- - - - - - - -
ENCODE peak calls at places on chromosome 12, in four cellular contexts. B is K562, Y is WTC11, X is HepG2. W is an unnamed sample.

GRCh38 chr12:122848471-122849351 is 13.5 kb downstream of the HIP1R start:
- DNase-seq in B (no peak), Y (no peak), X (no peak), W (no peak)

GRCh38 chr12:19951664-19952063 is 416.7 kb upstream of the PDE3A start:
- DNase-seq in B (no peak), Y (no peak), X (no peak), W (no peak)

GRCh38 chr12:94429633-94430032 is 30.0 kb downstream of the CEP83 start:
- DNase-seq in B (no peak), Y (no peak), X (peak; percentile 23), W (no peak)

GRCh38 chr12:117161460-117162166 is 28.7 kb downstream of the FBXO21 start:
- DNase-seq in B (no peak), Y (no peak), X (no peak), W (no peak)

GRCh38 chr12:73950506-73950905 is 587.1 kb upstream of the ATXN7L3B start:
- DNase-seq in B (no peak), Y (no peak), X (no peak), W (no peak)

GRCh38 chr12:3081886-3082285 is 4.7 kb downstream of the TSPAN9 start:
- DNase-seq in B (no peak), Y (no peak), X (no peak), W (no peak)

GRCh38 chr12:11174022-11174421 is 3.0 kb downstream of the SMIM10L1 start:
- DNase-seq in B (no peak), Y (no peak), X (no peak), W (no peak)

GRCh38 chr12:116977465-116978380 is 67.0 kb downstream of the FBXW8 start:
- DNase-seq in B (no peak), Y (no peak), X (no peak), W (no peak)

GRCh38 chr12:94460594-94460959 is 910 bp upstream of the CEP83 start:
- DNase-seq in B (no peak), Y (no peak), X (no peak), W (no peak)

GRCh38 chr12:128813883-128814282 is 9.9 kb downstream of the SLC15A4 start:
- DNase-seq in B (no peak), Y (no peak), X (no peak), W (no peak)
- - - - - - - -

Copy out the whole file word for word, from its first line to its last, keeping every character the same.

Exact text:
ENCODE peak calls at places on chromosome 12, in four cellular contexts. B is K562, Y is WTC11, X is HepG2. W is an unnamed sample.

GRCh38 chr12:122848471-122849351 is 13.5 kb downstream of the HIP1R start:
- DNase-seq in B (no peak), Y (no peak), X (no peak), W (no peak)

GRCh38 chr12:19951664-19952063 is 416.7 kb upstream of the PDE3A start:
- DNase-seq in B (no peak), Y (no peak), X (no peak), W (no peak)

GRCh38 chr12:94429633-94430032 is 30.0 kb downstream of the CEP83 start:
- DNase-seq in B (no peak), Y (no peak), X (peak; percentile 23), W (no peak)

GRCh38 chr12:117161460-117162166 is 28.7 kb downstream of the FBXO21 start:
- DNase-seq in B (no peak), Y (no peak), X (no peak), W (no peak)

GRCh38 chr12:73950506-73950905 is 587.1 kb upstream of the ATXN7L3B start:
- DNase-seq in B (no peak), Y (no peak), X (no peak), W (no peak)

GRCh38 chr12:3081886-3082285 is 4.7 kb downstream of the TSPAN9 start:
- DNase-seq in B (no peak), Y (no peak), X (no peak), W (no peak)

GRCh38 chr12:11174022-11174421 is 3.0 kb downstream of the SMIM10L1 start:
- DNase-seq in B (no peak), Y (no peak), X (no peak), W (no peak)

GRCh38 chr12:116977465-116978380 is 67.0 kb downstream of the FBXW8 start:
- DNase-seq in B (no peak), Y (no peak), X (no peak), W (no peak)

GRCh38 chr12:94460594-94460959 is 910 bp upstream of the CEP83 start:
- DNase-seq in B (no peak), Y (no peak), X (no peak), W (no peak)

GRCh38 chr12:128813883-128814282 is 9.9 kb downstream of the SLC15A4 start:
- DNase-seq in B (no peak), Y (no peak), X (no peak), W (no peak)